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Tempe, Arizona
Subject: RE: Minimalist running
Last year I was having huge Iliotibial band syndrome (ITBS) problems with pain in both hips and one knee, and I had to stop running. I went to a highly recommended sports medicine professor, who immediately recognised my problem as being an acute over-pronator, and my running shoes were compounding the problem. He recommended switching to minimalist shoes and also using custom orthotics, and both approaches have completely cured my problem. So minimalist shoes have been amazing for me, plus they've helped me strengthen up my feet and calves, and evaluate my running style. Don't get me wrong, I'm slow (9.5-10 min/miles) and running is my least favourite part of triathlon, but minimalist shoe running is slowly making it more fun for me... slowly!

However, there is a period of adjustment to minimalist shoe running, including strengthening up your calves to take the extra footfall strike stresses (my problem), and not going to far, too fast. I initially tried out the inov-8 f-lite 230's, but the 6 mm drop was too extreme for me, and I switched to New Balance 1400's (10 mm drop) and these have been absolutely amazing. On my second pair now and loving the lightweight, responsive feel of them. Plus running without pain again is a big PLUS. I have found that fit is extremely important for any running shoes, but more so for minimalist running shoes.
2013-05-23 10:23 AM
in reply to: dmm312

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Subject: RE: Minimalist running
I really can't imagine that no amount of minimalism (double-negative?) will help most people correct their running problems.

That said, I got a pair, b/c, as I aged, I became busier & constantly had the need to finish my run faster so I can get back to life. I ended up over-striding for the first time in umpteen years of running. IMO, the minimalism helped.

That that sad, I simply LOVE minimalist in trail running. You're so focused on not landing on something sharp that will hurt like heck that you're totally in a REAL ZONE. Totally forget about everything else. That's what running should always feel like.
2013-05-23 10:52 AM
in reply to: dmm312

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Fort Wayne, IN
Subject: RE: Minimalist running
I've been wearing minimalist shoes for about a year and a half. My knees have been better with minimalist shoes and a mid-foot strike.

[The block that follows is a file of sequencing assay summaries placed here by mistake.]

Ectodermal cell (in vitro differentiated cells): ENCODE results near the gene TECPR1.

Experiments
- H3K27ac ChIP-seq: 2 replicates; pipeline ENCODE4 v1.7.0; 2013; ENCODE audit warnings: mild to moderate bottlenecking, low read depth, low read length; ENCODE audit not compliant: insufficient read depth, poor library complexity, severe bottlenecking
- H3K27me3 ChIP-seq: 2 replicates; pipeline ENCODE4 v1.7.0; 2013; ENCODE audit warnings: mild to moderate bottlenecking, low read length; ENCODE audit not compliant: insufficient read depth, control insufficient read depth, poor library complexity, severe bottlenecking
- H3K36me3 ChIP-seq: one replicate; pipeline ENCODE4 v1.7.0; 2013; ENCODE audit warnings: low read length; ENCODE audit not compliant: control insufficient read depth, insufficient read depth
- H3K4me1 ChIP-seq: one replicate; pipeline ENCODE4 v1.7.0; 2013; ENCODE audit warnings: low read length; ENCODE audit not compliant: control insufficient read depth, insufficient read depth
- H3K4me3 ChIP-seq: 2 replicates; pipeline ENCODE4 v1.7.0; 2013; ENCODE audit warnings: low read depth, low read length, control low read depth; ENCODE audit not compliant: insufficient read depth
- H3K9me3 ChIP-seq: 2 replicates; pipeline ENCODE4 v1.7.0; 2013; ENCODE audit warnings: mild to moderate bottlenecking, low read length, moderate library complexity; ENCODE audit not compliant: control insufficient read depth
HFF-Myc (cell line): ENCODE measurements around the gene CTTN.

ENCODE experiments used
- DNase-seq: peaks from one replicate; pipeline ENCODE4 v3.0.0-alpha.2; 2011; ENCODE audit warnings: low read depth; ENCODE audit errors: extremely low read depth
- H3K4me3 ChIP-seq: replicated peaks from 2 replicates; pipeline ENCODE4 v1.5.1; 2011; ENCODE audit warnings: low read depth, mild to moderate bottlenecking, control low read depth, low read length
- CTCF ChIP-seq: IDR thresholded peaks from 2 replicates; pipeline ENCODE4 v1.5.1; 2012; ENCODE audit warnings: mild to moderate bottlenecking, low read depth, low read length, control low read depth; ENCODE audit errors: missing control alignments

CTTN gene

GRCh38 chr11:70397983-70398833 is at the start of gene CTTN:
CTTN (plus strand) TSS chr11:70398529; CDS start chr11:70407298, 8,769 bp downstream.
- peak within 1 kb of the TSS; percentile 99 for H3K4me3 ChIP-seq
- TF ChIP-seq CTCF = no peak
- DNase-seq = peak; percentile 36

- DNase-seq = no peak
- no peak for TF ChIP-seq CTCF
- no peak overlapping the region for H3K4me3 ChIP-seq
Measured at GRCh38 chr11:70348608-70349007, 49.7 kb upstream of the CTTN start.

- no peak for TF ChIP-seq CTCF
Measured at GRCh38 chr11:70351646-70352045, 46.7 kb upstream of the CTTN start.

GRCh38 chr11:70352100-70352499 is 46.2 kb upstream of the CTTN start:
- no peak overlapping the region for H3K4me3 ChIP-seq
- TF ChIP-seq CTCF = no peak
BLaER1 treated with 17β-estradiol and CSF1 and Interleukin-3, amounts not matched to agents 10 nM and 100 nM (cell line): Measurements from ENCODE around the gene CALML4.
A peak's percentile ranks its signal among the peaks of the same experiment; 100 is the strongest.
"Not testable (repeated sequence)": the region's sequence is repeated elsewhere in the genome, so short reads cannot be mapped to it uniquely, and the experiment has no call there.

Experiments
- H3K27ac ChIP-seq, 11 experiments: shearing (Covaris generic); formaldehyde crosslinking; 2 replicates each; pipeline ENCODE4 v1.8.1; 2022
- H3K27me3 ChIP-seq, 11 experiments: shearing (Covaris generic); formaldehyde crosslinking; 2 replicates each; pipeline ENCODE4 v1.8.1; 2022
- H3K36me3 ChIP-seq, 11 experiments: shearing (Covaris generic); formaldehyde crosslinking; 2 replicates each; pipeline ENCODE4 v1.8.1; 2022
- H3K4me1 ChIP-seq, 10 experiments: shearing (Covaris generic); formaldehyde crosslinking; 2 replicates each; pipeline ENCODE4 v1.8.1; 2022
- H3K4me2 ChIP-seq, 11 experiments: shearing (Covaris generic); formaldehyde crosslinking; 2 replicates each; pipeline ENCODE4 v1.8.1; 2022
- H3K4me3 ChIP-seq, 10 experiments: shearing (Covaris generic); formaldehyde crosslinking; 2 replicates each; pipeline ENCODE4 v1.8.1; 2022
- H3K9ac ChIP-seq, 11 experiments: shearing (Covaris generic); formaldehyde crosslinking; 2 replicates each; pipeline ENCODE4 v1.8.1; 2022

2013-05-23 11:21 AM
in reply to: dmm312

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Subject: RE: Minimalist running
I tried Vibrams and ended up with achilles tendonitis within 3 weeks, following the recommended (then) slow buildup of 1-2 miles every couple days. I had no major running problems prior, but thought this would transform me into a better runner for both speed and endurance. It didn't.

I use "regular" running shoes again and have for the past 3+ years been injury-free. My training went from occasionally running 2-4 times/wk to frequent (5+/wk) running short distances, with occasional hard or long runs. Basically a modified "BarryP" running plan. This gave dramatic results. Of course, YMMV. -J

2013-05-23 11:47 AM
in reply to: #4752601

Niagara Region
Subject: RE: Minimalist running
Chi running, I love it and am injury free because of it.
2013-05-23 12:11 PM
in reply to: dmm312

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Tacoma, Washington
Subject: RE: Minimalist running

One of the HUGE things about switching to low-drop shoes for running that gets ignored is what you wear on your feet for the OTHER 23.5 hours of the day. If you spend your entire day in 12-15mm drop (or more... ladies) shoes, then think that going to low (4mm or less) drop shoes for your run is going to work some kind of magic, I've got sad news for you (or a bridge in Florida to sell you). Think about it -- if you want to adapt, then make the commitment!

Things that will help:

* when you're at home, kick off your shoes entirely. Go barefoot every chance you can.

* when you're running, RELAX YOUR LOWER LEGS! You're not running on the forefoot. Likely if you're running with a short, quick stride landing under your center of gravity, you'll be landing on the forefoot, but let the heel drop down!

* let The Stick become your good friend.

2013-05-23 12:24 PM
in reply to: dmm312

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Waukegan, IL
Subject: RE: Minimalist running
I'll chime in.

I've been running for 10+ years and have not had any injuries beyond general aches and pains. I do not run with minimal shoes. I contemplated changing, but reasoned myself away from it thinking "If it's not broke, don't fix it."

Just putting another opinion out there.